So, no gloom here just the reality for us to be open for business and encourage our clients to get back out into the skies will depend on a semblance of normality returning. The normalcy will return if we all use the facts and follow the leads. We all have a responsibility of turning the open for business sign around in our windows. We all can claim to be a part of the successful opening. Please join in this effort to turn the sign around and get our transactions back up, keep the values of our aircraft as intact as we can, and get back to enjoying the success we have all had a taste of.

Soon we can shave, grab that coat and tie and turn the baseball caps forward. It will be great to meet my peers in person rather than on Zoom.

Mesinger Pulse: Heightened Level of Sensitivity

There are so many articles that I am receiving about the impact of COVID-19 on every facet of our daily lives. I do not want to distract or add to those very important bits of input. I do want to create a dialog that takes all of these impacts and relates it to us and our industry. This set of events is monumental. There is a word for this type of event that catches us all off guard. It is called an exogenous change. In an economic model, an exogenous change is one that comes from outside the model and is unexplained by the model. None of us were prepared for COVID-19.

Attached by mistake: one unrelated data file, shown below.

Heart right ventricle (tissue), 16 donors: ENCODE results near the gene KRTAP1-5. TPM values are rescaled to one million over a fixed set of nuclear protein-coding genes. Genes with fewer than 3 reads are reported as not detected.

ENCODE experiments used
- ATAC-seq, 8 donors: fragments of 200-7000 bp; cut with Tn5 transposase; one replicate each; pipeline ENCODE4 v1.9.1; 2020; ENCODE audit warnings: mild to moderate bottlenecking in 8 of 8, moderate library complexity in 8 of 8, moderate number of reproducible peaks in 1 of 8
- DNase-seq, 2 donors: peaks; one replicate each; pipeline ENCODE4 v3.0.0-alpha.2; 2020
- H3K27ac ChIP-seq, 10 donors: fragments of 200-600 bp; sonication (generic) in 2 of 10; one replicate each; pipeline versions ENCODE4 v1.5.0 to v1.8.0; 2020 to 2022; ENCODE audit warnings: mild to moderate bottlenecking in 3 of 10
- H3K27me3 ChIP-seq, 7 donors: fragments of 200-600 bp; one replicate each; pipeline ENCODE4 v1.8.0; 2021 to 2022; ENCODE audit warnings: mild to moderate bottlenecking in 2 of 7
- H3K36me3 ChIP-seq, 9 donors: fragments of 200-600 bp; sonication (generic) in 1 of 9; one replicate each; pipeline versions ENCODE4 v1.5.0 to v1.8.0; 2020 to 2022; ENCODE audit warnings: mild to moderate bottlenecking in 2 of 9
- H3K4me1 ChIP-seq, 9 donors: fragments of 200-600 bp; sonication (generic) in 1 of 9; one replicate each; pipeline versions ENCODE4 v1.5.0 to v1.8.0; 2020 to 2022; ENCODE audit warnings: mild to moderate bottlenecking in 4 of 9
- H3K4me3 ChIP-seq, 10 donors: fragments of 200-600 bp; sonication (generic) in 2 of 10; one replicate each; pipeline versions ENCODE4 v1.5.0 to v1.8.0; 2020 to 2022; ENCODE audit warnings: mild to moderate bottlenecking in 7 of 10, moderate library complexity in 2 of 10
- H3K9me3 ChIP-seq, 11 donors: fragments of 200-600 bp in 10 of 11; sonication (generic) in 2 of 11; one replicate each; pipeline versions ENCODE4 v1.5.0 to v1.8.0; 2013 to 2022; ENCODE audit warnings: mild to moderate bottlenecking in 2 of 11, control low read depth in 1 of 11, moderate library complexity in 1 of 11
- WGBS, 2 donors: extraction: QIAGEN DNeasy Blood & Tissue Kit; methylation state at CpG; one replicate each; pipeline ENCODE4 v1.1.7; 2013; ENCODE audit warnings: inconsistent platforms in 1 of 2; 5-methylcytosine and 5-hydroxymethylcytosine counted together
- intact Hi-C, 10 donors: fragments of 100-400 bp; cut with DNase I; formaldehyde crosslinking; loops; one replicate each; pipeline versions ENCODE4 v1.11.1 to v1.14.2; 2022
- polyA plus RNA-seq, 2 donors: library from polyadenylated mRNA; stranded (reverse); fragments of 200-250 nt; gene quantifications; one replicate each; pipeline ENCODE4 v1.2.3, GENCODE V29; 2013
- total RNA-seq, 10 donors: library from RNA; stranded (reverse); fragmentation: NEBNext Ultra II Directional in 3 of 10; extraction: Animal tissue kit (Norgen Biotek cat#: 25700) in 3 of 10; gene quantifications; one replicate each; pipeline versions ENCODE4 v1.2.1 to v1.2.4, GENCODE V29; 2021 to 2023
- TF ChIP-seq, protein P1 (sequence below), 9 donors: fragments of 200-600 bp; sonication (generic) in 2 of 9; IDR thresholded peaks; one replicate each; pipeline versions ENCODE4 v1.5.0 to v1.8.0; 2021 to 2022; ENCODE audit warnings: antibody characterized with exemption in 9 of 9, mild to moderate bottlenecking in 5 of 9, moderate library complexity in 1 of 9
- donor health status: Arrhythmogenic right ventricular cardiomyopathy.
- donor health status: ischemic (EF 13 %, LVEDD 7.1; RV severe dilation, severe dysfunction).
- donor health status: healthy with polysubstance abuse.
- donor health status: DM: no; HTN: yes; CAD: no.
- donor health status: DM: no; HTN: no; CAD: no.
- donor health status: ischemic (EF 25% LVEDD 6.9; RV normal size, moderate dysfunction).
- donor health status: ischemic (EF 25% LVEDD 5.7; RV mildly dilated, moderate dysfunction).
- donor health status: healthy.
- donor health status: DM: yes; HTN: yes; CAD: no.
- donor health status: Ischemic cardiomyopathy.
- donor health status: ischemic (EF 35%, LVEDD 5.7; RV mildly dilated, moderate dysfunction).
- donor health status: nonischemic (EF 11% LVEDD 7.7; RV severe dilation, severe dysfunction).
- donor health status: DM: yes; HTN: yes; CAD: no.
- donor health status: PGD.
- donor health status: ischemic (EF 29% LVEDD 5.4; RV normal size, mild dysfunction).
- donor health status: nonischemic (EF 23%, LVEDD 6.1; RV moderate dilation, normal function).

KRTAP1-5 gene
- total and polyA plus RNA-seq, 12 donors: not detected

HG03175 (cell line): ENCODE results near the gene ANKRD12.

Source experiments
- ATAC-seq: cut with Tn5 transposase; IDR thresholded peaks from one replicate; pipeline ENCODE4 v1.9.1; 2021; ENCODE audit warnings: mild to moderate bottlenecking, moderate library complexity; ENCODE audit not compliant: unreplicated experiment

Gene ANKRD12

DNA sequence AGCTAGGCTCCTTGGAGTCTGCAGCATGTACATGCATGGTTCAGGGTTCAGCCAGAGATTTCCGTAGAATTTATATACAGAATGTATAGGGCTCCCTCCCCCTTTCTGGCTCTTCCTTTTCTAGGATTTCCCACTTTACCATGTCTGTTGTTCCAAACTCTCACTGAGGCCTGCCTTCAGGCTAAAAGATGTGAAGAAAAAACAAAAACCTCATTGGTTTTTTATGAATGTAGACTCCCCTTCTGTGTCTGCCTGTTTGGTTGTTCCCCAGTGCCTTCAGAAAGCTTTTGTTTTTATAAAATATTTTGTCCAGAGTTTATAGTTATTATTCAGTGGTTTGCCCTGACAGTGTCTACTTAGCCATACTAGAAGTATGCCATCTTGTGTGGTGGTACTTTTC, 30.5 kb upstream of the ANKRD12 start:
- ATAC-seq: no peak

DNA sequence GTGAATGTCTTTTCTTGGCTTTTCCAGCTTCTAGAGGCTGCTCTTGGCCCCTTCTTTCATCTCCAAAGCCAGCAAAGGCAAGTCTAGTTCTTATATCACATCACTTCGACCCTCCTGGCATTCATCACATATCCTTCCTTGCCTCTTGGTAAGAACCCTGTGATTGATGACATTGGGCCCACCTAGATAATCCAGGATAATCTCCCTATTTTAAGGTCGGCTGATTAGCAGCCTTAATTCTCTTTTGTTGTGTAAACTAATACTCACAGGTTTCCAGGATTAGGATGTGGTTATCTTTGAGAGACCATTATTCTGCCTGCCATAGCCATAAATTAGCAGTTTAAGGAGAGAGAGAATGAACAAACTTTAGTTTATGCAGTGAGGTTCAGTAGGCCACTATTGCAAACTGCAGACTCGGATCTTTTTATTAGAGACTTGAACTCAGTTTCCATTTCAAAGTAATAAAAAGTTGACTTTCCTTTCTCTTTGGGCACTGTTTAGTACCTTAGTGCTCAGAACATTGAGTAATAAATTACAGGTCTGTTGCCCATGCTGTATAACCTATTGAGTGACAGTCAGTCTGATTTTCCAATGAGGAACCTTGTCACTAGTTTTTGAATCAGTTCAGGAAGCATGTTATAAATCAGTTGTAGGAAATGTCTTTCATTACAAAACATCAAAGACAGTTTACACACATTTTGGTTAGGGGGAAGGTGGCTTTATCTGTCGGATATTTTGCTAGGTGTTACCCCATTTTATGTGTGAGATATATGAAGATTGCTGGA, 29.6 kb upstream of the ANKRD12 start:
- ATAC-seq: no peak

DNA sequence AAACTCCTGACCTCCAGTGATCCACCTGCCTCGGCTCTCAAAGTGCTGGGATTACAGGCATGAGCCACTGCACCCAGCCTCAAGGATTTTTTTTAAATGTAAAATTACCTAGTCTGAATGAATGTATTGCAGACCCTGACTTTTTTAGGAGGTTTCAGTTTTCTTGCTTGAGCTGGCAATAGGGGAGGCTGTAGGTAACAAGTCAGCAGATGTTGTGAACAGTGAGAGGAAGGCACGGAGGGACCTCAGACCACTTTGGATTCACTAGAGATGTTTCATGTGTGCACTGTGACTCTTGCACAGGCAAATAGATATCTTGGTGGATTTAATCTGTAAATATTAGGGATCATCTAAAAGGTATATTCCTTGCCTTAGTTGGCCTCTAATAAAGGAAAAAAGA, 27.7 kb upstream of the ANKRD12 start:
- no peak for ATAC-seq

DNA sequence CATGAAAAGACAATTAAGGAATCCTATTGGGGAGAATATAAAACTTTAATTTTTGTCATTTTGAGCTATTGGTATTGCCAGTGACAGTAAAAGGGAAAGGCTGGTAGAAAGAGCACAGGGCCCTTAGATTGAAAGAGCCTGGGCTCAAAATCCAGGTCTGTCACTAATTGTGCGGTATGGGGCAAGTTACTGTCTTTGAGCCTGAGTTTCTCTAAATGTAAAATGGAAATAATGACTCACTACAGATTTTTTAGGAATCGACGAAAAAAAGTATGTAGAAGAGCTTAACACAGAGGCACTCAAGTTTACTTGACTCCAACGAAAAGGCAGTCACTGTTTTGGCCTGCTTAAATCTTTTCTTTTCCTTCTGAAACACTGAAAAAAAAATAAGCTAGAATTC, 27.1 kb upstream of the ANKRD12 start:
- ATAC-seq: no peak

Hurricane Katrina, although huge and life changing, was always expected over time. In 2008 the economy we were living in, with cheap money and lower barriers to entry for borrowers, although maybe not foreseen at that moment, was what we should have all expected based on the real fundamentals at that time. The effect of what happened in 2015 when oil went from $150.00 per barrel to $25.00 per barrel was not foreseen but the impact of that should have never been a surprise.

One of my very best friends is an economist in Denver. His firm Harvey Economics published their spring newsletter. It was so impactful that I have plagiarized parts of it below. You will note his words because I have put them in quotes. As aircraft professionals we serve our industry in the capacity of consulting as well as brokering. That can put us on either side of a transaction.